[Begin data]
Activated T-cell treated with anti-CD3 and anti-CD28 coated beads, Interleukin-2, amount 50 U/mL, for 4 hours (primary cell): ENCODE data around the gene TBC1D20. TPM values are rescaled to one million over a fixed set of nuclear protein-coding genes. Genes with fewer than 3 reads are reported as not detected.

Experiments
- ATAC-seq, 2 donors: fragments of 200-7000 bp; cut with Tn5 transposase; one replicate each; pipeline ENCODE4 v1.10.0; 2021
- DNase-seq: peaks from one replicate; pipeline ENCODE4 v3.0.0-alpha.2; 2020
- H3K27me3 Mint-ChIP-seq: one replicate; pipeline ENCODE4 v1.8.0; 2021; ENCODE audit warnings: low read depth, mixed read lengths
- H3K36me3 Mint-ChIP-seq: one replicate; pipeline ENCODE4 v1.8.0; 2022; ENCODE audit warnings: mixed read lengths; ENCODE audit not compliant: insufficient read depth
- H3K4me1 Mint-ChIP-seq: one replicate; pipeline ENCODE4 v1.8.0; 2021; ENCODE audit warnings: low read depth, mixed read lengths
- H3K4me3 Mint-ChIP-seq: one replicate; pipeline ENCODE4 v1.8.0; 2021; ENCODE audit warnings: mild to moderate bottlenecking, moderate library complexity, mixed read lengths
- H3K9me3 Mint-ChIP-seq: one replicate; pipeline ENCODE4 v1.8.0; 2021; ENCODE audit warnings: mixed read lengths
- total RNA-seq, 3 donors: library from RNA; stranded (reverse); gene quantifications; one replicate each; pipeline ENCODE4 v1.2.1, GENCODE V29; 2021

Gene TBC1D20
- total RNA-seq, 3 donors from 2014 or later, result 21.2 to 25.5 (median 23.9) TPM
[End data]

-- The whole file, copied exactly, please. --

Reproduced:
Activated T-cell treated with anti-CD3 and anti-CD28 coated beads, Interleukin-2, amount 50 U/mL, for 4 hours (primary cell): ENCODE data around the gene TBC1D20. TPM values are rescaled to one million over a fixed set of nuclear protein-coding genes. Genes with fewer than 3 reads are reported as not detected.

Experiments
- ATAC-seq, 2 donors: fragments of 200-7000 bp; cut with Tn5 transposase; one replicate each; pipeline ENCODE4 v1.10.0; 2021
- DNase-seq: peaks from one replicate; pipeline ENCODE4 v3.0.0-alpha.2; 2020
- H3K27me3 Mint-ChIP-seq: one replicate; pipeline ENCODE4 v1.8.0; 2021; ENCODE audit warnings: low read depth, mixed read lengths
- H3K36me3 Mint-ChIP-seq: one replicate; pipeline ENCODE4 v1.8.0; 2022; ENCODE audit warnings: mixed read lengths; ENCODE audit not compliant: insufficient read depth
- H3K4me1 Mint-ChIP-seq: one replicate; pipeline ENCODE4 v1.8.0; 2021; ENCODE audit warnings: low read depth, mixed read lengths
- H3K4me3 Mint-ChIP-seq: one replicate; pipeline ENCODE4 v1.8.0; 2021; ENCODE audit warnings: mild to moderate bottlenecking, moderate library complexity, mixed read lengths
- H3K9me3 Mint-ChIP-seq: one replicate; pipeline ENCODE4 v1.8.0; 2021; ENCODE audit warnings: mixed read lengths
- total RNA-seq, 3 donors: library from RNA; stranded (reverse); gene quantifications; one replicate each; pipeline ENCODE4 v1.2.1, GENCODE V29; 2021

Gene TBC1D20
- total RNA-seq, 3 donors from 2014 or later, result 21.2 to 25.5 (median 23.9) TPM